Chloroplast-derived vaccine antigens confer dual immunity against cholera and malaria by oral or injectable delivery
Abbreviated Journal Title
Plant Biotechnol. J.
cholera; malaria; chloroplast; vaccine; oral delivery; lettuce; TOXIN-B-SUBUNIT; HEAT-LABILE ENTEROTOXIN; TRANSGENIC TOBACCO; CHLOROPLASTS; OUTER-MEMBRANE VESICLES; NONOBESE DIABETIC MICE; PLANT-BASED VACCINE; LACTUCA-SATIVA L.; PLASMODIUM-FALCIPARUM; ESCHERICHIA-COLI; PROTECTIVE ANTIGEN; Biotechnology & Applied Microbiology; Plant Sciences
Cholera and malaria are major diseases causing high mortality The only licensed cholera vaccine is expensive, immunity is lost in children within 3 years and adults are not fully protected No vaccine is yet available for malaria Therefore, in this study, the cholera toxin-B subunit (CTB) of Vibrio cholerae fused to malarial vaccine antigens apical membrane antigen-1 (AMA1) and merozoite surface protein-1 (MSP1) was expressed in lettuce and tobacco chloroplasts Southern blot analysis confirmed homoplasmy and stable integration of transgenes CTB-AMA1 and CTB-MSP1 fusion proteins accumulated up to 13 17% and 10 11% (total soluble protein, TSP) in tobacco and up to 7 3% and 6 1 % (TSP) in lettuce, respectively Nine groups of mice (n = 10/group) were immunized subcutaneously (SQV) or orally (ORV) with purified antigens or transplastomic tobacco leaves Significant levels of antigen-specific antibody titres of immunized mice completely inhibited proliferation of the malarial parasite and cross-reacted with the native parasite proteins in immunoblots and immunofluorescence studies Protection against cholera toxin challenge in both ORV (100%) and SQV (89%) mice correlated with CTB-specific titres of intestinal, serum IgA and IgG1 in ORV and only IgG1 in SQV mice, but no other immunoglobu[in Increasing numbers of interleukin-10(+) T cell but not Foxp3(+) regulatory T cells, suppression of interferon-gamma and absence of interleukin-17 were observed in protected mice, Suggesting that immunity is conferred via the Th1/Th2 immune response Dual immunity against two major infectious diseases provided by chloroplast-derived vaccine antigens for long-term (>300 days, 50% Of mouse life span) offers a realistic platform for low cost vaccines and insight into mucosal and systemic immunity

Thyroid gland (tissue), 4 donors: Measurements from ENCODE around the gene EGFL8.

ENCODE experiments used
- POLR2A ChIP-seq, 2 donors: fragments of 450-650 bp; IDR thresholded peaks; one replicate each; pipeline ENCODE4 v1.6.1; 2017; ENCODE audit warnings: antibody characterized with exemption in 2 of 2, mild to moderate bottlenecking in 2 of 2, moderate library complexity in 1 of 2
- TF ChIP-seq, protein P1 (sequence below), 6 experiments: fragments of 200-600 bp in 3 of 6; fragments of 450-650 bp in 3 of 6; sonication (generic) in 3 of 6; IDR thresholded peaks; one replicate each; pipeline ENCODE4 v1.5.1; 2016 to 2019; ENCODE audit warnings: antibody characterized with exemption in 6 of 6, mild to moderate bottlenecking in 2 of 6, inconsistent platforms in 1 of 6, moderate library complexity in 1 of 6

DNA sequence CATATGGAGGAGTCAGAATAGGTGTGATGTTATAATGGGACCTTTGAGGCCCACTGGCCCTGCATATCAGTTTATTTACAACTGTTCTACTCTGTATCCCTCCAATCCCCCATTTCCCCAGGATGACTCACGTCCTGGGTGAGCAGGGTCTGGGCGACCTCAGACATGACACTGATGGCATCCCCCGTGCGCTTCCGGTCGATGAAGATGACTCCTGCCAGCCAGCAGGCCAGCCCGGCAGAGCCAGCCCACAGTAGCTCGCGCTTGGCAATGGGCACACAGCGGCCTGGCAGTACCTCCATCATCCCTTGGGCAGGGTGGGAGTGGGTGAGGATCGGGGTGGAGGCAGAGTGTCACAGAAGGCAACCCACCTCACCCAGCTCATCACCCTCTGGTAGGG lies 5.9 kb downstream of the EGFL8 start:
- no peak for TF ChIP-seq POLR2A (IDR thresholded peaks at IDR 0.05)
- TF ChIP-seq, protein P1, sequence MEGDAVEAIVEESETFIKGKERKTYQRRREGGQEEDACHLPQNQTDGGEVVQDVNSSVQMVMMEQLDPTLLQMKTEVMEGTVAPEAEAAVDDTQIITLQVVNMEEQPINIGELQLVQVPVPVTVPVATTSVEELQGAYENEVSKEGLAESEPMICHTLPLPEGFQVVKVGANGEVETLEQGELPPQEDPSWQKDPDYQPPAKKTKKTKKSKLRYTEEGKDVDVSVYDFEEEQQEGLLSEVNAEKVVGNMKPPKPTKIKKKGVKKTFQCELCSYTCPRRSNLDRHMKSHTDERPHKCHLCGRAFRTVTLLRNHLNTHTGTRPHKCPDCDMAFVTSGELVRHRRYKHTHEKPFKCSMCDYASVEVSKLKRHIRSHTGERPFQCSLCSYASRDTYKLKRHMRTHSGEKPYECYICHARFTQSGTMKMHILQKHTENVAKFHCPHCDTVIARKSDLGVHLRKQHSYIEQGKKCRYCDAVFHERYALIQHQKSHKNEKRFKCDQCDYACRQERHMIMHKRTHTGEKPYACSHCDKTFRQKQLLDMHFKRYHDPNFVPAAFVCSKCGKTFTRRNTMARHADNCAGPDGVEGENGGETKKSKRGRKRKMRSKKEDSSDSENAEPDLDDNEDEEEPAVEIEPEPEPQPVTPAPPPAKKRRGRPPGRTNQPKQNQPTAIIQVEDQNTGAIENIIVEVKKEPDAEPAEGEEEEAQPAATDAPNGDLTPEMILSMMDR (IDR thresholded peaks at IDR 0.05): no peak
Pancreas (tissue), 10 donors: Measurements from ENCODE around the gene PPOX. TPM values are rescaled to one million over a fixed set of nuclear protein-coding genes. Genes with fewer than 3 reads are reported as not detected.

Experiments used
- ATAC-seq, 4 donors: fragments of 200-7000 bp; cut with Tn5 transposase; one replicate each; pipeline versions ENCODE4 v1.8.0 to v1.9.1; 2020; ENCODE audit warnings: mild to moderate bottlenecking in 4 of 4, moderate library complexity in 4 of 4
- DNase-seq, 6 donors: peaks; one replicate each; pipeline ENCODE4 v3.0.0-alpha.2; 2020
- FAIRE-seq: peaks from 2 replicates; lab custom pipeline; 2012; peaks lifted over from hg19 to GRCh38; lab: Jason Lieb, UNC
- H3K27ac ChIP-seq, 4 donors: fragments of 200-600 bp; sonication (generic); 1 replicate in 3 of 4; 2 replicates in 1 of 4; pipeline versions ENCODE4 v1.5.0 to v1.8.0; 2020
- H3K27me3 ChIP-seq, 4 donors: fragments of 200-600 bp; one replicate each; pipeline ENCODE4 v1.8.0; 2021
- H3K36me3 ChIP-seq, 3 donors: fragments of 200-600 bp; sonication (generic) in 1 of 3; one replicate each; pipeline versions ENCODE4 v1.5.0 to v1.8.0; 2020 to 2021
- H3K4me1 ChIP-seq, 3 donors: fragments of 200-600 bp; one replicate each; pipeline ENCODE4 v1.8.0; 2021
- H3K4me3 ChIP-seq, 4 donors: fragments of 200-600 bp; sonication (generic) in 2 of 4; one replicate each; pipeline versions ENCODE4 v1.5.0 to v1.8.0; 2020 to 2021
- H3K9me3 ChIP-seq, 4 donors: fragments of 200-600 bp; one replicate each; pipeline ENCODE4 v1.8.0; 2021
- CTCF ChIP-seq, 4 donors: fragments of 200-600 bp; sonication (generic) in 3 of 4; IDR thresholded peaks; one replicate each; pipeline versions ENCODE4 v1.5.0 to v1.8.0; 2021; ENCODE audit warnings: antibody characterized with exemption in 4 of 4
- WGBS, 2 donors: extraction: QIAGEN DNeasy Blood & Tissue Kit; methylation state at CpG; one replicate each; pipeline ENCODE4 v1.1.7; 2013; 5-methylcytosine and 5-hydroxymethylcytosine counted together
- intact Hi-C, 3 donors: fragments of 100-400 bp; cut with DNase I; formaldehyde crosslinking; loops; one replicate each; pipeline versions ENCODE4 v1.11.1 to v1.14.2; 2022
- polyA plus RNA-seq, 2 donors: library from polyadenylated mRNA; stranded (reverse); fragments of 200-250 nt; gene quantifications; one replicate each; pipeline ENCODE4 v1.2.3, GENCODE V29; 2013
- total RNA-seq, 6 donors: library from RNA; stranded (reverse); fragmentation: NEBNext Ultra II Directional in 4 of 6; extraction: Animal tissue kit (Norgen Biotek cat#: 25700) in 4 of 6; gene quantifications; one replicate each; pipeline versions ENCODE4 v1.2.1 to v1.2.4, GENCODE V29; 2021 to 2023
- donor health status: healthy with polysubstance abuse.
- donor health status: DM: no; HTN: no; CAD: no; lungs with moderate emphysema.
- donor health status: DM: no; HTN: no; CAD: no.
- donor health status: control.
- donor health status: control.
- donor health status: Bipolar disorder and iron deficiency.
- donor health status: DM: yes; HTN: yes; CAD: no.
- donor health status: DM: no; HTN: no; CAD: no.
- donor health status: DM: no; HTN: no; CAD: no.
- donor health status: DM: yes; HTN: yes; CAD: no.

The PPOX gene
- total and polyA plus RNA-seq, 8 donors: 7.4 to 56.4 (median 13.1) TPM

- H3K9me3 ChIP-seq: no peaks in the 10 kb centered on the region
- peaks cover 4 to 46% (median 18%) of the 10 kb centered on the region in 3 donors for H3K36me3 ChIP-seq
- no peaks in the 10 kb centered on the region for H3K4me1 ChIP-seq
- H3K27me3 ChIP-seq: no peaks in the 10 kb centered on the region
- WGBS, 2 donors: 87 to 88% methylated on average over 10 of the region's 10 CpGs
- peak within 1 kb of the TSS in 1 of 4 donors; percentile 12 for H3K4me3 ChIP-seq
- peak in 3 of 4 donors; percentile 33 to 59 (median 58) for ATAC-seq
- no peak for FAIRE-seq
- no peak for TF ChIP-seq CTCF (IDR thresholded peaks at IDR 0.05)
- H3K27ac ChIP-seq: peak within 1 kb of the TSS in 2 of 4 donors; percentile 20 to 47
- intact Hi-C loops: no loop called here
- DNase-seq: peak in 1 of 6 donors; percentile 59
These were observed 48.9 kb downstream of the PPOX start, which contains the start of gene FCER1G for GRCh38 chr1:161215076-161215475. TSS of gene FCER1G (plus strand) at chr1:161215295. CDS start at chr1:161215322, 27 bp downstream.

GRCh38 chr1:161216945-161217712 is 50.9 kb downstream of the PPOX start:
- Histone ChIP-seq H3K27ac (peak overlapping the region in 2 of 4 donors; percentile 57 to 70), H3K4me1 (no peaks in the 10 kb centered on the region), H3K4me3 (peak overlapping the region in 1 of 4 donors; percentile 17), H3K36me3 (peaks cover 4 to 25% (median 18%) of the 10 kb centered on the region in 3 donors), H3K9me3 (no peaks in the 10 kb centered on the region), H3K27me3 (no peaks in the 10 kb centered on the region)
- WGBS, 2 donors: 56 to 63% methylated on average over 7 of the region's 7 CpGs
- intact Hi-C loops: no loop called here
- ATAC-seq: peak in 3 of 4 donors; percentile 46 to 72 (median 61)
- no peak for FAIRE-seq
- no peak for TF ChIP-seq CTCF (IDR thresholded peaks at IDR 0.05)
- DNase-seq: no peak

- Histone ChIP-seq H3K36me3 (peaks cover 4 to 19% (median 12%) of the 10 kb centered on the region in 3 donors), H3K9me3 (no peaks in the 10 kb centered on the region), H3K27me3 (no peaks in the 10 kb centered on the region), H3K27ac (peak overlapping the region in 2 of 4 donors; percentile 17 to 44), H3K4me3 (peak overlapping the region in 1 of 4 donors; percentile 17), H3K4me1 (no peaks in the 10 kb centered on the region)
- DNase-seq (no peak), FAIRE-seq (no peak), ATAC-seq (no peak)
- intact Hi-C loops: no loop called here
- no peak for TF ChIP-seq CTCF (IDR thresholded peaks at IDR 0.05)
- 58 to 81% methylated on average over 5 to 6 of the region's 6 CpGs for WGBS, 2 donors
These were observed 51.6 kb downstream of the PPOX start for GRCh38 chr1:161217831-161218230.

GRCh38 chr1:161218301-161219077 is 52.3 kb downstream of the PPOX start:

Plant Biotechnology Journal
"Chloroplast-derived vaccine antigens confer dual immunity against cholera and malaria by oral or injectable delivery" (2010). Faculty Bibliography 2010s. 86.